Many! What published author hasn’t? And they do hurt. I do read my reviews when I happen across them because if I see a common refrain—well, that’s something I can either use, or lose, in future work, depending on the refrain. I can learn from reviews. Then there are those negative slams that are just out there. Those I try to just look away from and keep on going.
Are there certain themes that keep coming up in your work? If so, is it intentional, or something that just happens.
Good question! I realized just recently that I tend to write primarily about survival in one way or another, and about finding one’s tribe.
Do you think there were early influences as a reader that have guided the stories you create as a writer? What were they?
Definitely! I grew up on Enid Blyton stories about intrepid kids who solved mysteries on dark and stormy moors and who stalked wicked smugglers in rugged coves with dangerous seas and blinking lanterns in the dark. And I went on to Nancy Drew and the Hardy Boys, and Willard Price’s tales of adventure with dangerous animals in wild places. I think all those elements I adored in those early tales still fire me now.
You are well published, with a number of romantic suspense titles from Harlequin as well as four single title romantic suspense books. What’s the most challenging thing about being a writer in 2018? What’s the best thing?
I have published 26 works of fiction now, and the last decade in the publishing industry has been one helluva ride. We’ve watched traditional publishing nosedive through the gold rush of the self-publishing/digital revolution. We’ve seen brick and mortar bookstores closing in the face of the Kindle evolution and Amazon dominance. We’ve seen traditional markets and shelf space shrinking. At the same time I have never met so many writers whose names you don’t know who make more than an incredible living (millionaires, many). This was not that case prior to the digital revolution. The big challenge now, however, is how to navigate the end of the indie gold rush, and how to crack the ‘discoverability’ conundrum that is the Great Wall of Content that keeps on growing and growing, minute by minute… both in backlist and frontlist. What was working last month is just not working now, and so on. Another challenge we’re seeing a lot of in my writing communities is burnout. Pedaling that indie hamster wheel is taking its toll. I’m seeing writers of many years flat out quit.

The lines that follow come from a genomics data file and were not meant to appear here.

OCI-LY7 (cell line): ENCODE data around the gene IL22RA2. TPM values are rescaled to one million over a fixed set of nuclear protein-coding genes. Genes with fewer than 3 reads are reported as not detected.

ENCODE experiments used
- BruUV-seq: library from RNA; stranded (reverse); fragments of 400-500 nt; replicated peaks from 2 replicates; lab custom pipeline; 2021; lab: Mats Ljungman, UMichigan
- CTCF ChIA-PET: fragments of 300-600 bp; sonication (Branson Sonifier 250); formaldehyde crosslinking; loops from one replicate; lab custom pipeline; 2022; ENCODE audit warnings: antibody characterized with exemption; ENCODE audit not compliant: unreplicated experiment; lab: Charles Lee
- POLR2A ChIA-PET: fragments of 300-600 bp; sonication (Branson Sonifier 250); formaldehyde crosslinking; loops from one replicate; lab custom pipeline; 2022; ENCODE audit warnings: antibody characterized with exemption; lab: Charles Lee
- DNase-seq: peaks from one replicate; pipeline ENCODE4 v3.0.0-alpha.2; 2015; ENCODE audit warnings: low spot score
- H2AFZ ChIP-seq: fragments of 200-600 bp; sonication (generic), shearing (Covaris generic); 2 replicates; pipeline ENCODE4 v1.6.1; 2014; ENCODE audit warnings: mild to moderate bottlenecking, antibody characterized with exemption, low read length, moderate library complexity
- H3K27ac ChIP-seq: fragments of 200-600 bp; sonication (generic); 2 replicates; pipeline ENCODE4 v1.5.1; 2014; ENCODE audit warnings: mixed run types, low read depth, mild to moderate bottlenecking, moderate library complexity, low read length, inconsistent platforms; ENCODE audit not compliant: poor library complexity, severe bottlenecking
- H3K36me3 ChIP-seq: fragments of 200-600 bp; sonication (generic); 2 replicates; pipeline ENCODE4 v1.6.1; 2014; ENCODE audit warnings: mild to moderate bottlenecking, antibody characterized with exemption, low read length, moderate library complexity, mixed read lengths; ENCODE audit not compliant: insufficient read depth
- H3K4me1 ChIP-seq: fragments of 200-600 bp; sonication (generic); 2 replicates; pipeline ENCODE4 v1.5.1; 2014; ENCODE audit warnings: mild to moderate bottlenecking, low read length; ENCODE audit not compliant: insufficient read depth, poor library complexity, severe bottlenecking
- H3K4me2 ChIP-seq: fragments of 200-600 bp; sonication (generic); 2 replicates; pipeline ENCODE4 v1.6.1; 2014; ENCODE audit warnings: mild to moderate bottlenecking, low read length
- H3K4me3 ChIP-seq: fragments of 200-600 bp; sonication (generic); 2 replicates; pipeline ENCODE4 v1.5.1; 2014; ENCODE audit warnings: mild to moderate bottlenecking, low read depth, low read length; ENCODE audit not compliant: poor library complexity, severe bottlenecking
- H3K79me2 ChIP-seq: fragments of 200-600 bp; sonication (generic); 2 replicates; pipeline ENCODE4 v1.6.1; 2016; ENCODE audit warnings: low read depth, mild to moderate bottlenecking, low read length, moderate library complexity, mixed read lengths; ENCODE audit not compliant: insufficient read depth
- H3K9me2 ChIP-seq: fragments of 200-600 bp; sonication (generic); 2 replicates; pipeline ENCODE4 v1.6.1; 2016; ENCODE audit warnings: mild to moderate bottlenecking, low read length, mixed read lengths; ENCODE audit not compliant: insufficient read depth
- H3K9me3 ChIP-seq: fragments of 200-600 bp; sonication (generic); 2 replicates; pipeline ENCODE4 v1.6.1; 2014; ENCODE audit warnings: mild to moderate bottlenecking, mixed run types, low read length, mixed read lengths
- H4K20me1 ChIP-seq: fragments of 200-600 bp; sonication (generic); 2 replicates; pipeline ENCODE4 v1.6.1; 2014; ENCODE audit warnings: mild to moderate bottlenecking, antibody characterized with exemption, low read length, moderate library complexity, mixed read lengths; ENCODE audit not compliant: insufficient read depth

What advice do you have for writers of fiction starting out now?
Write what you love to read! Hands down, number one. Chasing the market year after year after year will exhaust the muse and can cause bitterness and frustration down the road. And you’re going to spend an awful lot of time reading and re-reading and proofing and editing and rewriting your own work along the way so having passion for the genre will help keep the energy there.
And define what success means to you early on. Is it to make lists, hold a hardcover in your hands, see your book in an airport bookstore, win some award, secure literary accolades, speak on panels, do book tours, be your own boss, make a fat living selling millions of mostly-digital copies, be available on all platforms… because your definition of success will help decide what publishing route to pursue in this shape-shifting, often demoralizing, but also very exciting business filled with tons of truly awesome people.